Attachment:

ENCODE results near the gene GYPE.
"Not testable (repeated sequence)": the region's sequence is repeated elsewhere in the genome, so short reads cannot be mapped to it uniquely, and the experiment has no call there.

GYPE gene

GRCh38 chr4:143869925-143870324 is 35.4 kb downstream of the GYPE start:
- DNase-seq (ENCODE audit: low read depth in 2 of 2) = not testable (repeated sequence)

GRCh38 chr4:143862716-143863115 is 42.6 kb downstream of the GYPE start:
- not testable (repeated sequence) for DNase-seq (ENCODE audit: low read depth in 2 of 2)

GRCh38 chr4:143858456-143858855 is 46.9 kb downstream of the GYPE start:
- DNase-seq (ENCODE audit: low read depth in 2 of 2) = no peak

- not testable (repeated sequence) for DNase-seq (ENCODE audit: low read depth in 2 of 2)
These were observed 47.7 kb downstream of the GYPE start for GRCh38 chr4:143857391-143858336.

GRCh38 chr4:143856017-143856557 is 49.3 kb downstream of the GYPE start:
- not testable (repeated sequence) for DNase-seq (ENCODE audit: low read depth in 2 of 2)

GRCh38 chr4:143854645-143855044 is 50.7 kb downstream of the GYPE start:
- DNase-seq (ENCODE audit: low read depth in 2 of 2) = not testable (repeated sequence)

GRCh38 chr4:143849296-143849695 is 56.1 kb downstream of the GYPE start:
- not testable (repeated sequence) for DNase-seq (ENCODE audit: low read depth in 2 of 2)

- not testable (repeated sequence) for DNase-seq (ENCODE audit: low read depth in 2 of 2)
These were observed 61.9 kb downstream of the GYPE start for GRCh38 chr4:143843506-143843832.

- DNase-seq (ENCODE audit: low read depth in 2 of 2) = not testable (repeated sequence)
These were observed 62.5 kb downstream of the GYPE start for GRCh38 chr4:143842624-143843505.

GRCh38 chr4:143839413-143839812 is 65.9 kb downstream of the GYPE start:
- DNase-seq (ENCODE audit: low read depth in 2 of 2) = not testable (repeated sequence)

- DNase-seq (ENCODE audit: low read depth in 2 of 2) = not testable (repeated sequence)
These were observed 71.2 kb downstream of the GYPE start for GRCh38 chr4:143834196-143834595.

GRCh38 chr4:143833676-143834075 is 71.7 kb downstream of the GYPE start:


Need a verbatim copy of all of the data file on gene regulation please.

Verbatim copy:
ENCODE results near the gene GYPE.
"Not testable (repeated sequence)": the region's sequence is repeated elsewhere in the genome, so short reads cannot be mapped to it uniquely, and the experiment has no call there.

GYPE gene

GRCh38 chr4:143869925-143870324 is 35.4 kb downstream of the GYPE start:
- DNase-seq (ENCODE audit: low read depth in 2 of 2) = not testable (repeated sequence)

GRCh38 chr4:143862716-143863115 is 42.6 kb downstream of the GYPE start:
- not testable (repeated sequence) for DNase-seq (ENCODE audit: low read depth in 2 of 2)

GRCh38 chr4:143858456-143858855 is 46.9 kb downstream of the GYPE start:
- DNase-seq (ENCODE audit: low read depth in 2 of 2) = no peak

- not testable (repeated sequence) for DNase-seq (ENCODE audit: low read depth in 2 of 2)
These were observed 47.7 kb downstream of the GYPE start for GRCh38 chr4:143857391-143858336.

GRCh38 chr4:143856017-143856557 is 49.3 kb downstream of the GYPE start:
- not testable (repeated sequence) for DNase-seq (ENCODE audit: low read depth in 2 of 2)

GRCh38 chr4:143854645-143855044 is 50.7 kb downstream of the GYPE start:
- DNase-seq (ENCODE audit: low read depth in 2 of 2) = not testable (repeated sequence)

GRCh38 chr4:143849296-143849695 is 56.1 kb downstream of the GYPE start:
- not testable (repeated sequence) for DNase-seq (ENCODE audit: low read depth in 2 of 2)

- not testable (repeated sequence) for DNase-seq (ENCODE audit: low read depth in 2 of 2)
These were observed 61.9 kb downstream of the GYPE start for GRCh38 chr4:143843506-143843832.

- DNase-seq (ENCODE audit: low read depth in 2 of 2) = not testable (repeated sequence)
These were observed 62.5 kb downstream of the GYPE start for GRCh38 chr4:143842624-143843505.

GRCh38 chr4:143839413-143839812 is 65.9 kb downstream of the GYPE start:
- DNase-seq (ENCODE audit: low read depth in 2 of 2) = not testable (repeated sequence)

- DNase-seq (ENCODE audit: low read depth in 2 of 2) = not testable (repeated sequence)
These were observed 71.2 kb downstream of the GYPE start for GRCh38 chr4:143834196-143834595.

GRCh38 chr4:143833676-143834075 is 71.7 kb downstream of the GYPE start: